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Knight v. Cohen
Decided: June 6, 1960.
JAMES A. KNIGHT, PETITIONER-APPELLANT,
HERBERT P. COHEN, INDIVIDUALLY, RESPONDENT-RESPONDENT, AND HERBERT P. COHEN AND MURRAY KLEIN, A PARTNERSHIP, SUED HEREIN AS INDUSTRIAL LUMBER COMPANY, RESPONDENTS-RESPONDENTS
For affirmance -- Chief Justice Weintraub, and Justices Burling, Jacobs, Francis, Proctor, Hall and Schettino. For reversal -- None.
[32 NJ Page 498] This is a workmen's compensation case in which we granted certification to review the determinations
of the Appellate Division, 31 N.J. 291 (1959). We affirm for the reasons expressed in its opinion which is reported at 56 N.J. Super. 516, but believe further comment should be made on the matter of the computation of petitioner's compensation rate.
We agree that only the individual employer is liable for workmen's compensation payments but hold that the rate of payments is governed by the opinion of Judge Francis (now Mr. Justice Francis) in Engelbretson v. American Stores, 49 N.J. Super. 19 (App. Div. 1957), affirmed 26 N.J. 106 (1958). The formula therein set forth establishing the basis for computing the daily and weekly wages for an employee hired at an hourly rate is to be applied. The court held that in establishing the basis for computing daily wages for an employee hired at an hourly rate of pay, the reference in N.J.S.A. 34:15-37 to the "customary number of working hours constituting an ordinary day in the character of the work involved" pertains to the regular or normal working day followed by an employer in the line or type of work in which a particular employee is engaged rather than to the number of hours in a day the petitioner is required to work (at 49 N.J. Super., page 26).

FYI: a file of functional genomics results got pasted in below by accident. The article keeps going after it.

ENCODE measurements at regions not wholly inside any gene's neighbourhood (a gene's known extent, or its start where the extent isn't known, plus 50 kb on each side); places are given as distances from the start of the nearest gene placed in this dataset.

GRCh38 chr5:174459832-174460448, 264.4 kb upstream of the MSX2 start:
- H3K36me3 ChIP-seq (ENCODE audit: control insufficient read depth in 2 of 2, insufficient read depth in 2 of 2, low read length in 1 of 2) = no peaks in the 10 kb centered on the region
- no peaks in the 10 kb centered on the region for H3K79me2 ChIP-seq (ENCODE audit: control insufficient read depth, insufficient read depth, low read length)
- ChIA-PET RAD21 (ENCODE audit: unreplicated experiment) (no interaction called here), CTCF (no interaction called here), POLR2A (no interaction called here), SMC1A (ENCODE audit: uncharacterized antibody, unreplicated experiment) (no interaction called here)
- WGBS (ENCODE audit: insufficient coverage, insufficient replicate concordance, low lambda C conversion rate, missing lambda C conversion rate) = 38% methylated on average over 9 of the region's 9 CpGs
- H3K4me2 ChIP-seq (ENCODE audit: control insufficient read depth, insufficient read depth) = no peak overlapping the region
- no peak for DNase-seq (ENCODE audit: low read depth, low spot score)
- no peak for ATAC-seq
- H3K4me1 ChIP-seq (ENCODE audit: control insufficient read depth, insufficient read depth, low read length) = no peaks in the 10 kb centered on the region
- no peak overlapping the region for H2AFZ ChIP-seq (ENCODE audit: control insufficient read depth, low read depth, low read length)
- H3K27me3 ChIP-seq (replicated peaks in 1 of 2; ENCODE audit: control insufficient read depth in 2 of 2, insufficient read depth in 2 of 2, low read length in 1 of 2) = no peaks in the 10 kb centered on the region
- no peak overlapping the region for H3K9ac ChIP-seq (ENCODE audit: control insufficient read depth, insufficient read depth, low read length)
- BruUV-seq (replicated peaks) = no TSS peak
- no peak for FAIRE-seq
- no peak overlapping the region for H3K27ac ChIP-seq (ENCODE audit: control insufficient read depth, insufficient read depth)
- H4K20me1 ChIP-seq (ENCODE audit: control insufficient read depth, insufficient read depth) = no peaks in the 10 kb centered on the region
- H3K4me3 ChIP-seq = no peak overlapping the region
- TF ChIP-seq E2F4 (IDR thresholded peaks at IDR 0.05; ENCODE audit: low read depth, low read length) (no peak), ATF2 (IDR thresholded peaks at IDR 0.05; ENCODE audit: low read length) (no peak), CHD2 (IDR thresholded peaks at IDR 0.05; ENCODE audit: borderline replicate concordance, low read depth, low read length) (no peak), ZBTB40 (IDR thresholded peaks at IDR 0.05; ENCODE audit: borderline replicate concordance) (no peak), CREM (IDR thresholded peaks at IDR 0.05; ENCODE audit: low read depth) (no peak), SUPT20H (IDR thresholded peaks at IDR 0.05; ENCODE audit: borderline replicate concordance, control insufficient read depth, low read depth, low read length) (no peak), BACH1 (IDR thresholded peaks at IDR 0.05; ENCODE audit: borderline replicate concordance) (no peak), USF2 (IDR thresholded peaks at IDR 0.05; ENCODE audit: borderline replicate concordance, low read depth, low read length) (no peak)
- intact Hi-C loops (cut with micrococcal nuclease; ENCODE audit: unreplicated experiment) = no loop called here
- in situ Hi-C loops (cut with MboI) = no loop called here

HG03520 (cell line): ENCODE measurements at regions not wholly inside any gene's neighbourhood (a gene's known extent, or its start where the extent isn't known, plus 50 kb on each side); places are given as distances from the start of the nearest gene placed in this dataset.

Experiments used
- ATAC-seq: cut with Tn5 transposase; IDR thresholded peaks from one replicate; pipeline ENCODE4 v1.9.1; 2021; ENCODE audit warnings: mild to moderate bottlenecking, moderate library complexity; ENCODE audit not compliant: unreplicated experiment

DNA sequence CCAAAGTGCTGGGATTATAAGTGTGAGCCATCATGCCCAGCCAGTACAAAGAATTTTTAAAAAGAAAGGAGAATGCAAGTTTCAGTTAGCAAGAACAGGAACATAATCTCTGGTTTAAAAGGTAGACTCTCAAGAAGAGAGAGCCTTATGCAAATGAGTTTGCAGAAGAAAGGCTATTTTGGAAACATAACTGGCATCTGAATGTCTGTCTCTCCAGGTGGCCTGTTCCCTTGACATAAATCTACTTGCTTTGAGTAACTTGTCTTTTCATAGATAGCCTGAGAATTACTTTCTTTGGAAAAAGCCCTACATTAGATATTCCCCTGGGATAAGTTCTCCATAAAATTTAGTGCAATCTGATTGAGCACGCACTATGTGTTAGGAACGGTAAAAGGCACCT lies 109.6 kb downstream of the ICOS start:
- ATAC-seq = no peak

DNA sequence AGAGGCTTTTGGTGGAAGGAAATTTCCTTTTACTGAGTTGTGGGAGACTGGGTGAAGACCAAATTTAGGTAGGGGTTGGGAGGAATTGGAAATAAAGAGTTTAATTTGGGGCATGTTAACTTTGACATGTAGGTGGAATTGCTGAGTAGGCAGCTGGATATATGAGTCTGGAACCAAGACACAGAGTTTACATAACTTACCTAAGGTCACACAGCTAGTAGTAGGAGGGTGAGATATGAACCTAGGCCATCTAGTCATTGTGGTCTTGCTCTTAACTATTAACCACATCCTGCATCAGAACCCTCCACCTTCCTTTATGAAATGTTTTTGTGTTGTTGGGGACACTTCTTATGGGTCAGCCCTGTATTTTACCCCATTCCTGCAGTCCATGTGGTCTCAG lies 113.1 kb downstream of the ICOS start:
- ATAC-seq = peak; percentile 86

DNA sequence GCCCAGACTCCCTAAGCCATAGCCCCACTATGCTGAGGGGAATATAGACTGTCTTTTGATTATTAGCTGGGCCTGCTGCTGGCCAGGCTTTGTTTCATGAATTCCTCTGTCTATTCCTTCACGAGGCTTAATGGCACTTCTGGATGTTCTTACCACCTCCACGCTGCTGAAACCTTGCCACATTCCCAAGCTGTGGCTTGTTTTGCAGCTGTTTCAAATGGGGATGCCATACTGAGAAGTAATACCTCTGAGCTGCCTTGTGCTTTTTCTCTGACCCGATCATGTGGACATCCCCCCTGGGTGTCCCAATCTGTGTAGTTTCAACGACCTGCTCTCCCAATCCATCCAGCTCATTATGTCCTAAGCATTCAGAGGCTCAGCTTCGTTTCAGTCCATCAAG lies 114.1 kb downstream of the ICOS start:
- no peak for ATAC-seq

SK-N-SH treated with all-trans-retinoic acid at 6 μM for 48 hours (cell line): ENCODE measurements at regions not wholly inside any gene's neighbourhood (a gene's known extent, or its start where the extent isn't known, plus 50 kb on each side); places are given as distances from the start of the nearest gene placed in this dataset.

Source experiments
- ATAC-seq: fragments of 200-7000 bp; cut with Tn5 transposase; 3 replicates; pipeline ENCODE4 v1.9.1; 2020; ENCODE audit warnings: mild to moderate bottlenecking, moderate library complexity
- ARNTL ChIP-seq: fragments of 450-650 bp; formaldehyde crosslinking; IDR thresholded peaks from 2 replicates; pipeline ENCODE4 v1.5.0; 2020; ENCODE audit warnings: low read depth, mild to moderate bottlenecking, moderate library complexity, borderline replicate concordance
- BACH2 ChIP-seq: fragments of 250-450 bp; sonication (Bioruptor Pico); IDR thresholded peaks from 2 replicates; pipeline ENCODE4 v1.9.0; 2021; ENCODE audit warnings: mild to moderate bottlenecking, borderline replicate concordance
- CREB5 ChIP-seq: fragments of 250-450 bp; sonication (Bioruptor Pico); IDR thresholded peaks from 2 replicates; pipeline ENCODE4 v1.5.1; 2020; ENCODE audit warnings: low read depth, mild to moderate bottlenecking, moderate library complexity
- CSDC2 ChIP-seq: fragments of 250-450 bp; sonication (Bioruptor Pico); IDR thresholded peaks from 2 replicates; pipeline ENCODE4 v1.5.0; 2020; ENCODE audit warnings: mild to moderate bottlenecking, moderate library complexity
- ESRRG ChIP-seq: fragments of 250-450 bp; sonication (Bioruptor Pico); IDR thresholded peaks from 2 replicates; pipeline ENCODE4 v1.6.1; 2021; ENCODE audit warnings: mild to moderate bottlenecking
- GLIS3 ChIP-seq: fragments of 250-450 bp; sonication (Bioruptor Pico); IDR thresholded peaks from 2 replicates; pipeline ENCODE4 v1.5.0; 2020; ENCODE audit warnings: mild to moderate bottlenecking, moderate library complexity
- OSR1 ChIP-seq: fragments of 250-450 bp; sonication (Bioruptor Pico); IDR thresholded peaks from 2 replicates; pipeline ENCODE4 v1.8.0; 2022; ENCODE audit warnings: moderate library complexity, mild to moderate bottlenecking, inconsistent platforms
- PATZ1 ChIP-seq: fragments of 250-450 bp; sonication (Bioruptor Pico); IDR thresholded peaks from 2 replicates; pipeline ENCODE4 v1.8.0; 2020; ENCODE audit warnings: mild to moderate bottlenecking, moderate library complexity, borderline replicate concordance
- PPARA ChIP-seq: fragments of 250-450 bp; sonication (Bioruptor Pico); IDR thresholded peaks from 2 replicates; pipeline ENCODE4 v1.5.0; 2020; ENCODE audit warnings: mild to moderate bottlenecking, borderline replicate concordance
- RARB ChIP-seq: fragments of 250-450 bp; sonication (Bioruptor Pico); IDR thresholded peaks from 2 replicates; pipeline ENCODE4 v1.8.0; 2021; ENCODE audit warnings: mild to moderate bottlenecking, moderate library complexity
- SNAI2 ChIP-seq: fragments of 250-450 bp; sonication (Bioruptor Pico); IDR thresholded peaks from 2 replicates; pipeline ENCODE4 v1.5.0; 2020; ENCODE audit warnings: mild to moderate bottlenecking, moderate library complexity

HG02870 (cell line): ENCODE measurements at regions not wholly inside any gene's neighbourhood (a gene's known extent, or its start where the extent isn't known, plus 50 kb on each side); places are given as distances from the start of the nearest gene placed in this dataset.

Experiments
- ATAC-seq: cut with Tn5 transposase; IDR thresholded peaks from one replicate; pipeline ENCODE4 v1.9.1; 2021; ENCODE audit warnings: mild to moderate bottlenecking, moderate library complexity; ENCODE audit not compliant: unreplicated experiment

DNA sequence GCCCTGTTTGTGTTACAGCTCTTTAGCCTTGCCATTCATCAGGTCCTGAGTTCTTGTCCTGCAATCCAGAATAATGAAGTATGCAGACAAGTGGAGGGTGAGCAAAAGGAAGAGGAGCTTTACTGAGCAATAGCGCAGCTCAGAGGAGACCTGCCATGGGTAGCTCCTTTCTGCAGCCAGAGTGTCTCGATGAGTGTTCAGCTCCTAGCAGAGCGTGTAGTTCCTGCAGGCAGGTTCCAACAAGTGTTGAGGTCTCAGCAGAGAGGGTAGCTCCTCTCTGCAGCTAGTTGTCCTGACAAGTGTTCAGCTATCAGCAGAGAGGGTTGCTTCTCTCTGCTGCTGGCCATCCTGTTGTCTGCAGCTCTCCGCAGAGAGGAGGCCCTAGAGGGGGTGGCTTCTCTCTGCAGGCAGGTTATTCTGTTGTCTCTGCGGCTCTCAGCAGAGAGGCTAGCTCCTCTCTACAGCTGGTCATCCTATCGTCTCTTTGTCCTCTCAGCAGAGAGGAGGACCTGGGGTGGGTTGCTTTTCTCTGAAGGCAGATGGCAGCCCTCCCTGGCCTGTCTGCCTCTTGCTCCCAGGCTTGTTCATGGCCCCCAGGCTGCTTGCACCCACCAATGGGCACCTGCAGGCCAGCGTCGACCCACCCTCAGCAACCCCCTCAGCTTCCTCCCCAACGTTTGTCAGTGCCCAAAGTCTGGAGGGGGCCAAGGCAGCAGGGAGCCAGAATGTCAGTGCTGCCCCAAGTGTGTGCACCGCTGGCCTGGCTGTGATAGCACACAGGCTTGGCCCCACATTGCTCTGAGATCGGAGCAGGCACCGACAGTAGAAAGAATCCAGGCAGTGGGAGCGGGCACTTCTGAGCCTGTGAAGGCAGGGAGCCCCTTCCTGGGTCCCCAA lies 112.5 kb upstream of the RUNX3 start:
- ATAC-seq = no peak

We note that in Engelbretson the employee was paid at a rate of $1.15 per hour. Here, petitioner was paid $25 per month for work such as cutting grass and received extra compensation for other work. No hourly rate of pay was testified to. The record is unclear as to the hours worked by petitioner and as to his compensation therefor under the separate categories.
In order to apply the Engelbretson formula to this case testimony should be adduced establishing the specific character of all the work involved, the hourly rate at which petitioner was actually paid, the customary number of hours in the ordinary work day in that field, and the customary number of days in the work week in that type work. After these determinations are made and after reducing petitioner's total monthly payments to an hourly rate, the daily and
weekly amounts can be computed and the amount of compensation can be determined mathematically. Cf. Engelbretson, at page 23.
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